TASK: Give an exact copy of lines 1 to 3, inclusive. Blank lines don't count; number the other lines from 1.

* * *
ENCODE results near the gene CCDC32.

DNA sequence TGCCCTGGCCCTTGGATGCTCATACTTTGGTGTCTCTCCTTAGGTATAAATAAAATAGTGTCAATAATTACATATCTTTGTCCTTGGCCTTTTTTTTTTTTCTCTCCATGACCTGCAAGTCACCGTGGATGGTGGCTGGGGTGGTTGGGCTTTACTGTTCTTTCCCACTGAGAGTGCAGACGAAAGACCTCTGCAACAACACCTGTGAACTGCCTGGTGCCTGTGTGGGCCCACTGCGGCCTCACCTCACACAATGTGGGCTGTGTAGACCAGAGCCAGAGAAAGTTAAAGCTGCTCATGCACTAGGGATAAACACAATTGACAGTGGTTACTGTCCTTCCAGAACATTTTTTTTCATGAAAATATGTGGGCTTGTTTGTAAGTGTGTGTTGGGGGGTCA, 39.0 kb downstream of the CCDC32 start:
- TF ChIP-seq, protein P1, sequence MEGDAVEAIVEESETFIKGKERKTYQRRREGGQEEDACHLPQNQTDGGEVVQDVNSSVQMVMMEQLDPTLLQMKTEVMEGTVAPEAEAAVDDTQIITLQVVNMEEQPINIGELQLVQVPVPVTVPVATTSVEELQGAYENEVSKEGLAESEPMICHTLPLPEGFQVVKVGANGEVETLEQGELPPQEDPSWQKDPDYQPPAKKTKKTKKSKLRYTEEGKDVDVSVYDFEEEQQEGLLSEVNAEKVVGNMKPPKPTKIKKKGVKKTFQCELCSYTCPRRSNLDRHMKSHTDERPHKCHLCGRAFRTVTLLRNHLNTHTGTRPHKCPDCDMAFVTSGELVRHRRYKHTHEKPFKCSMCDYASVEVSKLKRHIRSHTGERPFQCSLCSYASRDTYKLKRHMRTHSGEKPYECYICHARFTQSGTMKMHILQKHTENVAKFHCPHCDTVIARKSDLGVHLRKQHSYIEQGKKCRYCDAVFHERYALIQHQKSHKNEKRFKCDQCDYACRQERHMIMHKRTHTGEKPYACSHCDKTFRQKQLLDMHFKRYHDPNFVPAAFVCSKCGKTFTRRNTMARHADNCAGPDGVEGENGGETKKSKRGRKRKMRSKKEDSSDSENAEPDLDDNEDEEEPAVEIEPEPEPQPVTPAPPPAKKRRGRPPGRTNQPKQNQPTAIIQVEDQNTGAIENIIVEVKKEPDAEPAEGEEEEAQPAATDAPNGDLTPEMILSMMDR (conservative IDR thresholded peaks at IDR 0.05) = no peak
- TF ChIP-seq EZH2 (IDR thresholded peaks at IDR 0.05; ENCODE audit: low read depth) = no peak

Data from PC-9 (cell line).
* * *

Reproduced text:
ENCODE results near the gene CCDC32.

DNA sequence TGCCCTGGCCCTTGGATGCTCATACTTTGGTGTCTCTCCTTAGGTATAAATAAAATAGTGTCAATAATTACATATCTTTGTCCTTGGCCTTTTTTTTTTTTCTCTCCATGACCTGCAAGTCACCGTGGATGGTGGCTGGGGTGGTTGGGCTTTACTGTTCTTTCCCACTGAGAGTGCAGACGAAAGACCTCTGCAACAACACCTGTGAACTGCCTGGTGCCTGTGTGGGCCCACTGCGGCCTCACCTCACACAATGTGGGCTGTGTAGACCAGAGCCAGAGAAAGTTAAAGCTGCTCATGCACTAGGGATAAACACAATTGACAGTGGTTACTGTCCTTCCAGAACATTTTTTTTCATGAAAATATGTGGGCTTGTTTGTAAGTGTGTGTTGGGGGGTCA, 39.0 kb downstream of the CCDC32 start:
- TF ChIP-seq, protein P1, sequence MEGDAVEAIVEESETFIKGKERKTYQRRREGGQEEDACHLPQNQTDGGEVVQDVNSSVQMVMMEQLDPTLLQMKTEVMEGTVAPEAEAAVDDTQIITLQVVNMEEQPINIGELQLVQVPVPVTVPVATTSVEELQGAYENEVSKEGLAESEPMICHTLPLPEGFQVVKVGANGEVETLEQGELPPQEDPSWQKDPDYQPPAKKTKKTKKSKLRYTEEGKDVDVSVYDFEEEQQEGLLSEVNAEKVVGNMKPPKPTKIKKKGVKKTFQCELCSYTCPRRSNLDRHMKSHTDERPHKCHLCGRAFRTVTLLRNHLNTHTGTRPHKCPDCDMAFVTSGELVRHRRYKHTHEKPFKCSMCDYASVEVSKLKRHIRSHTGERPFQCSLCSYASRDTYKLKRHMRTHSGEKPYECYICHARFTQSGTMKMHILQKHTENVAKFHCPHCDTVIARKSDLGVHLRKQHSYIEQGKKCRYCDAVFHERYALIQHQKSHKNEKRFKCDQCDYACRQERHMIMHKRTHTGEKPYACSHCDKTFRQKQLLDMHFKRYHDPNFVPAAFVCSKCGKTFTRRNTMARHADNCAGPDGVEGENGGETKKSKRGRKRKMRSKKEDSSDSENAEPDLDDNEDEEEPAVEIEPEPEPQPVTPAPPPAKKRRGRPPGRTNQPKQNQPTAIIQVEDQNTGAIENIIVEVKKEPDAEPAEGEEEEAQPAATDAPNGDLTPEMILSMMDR (conservative IDR thresholded peaks at IDR 0.05) = no peak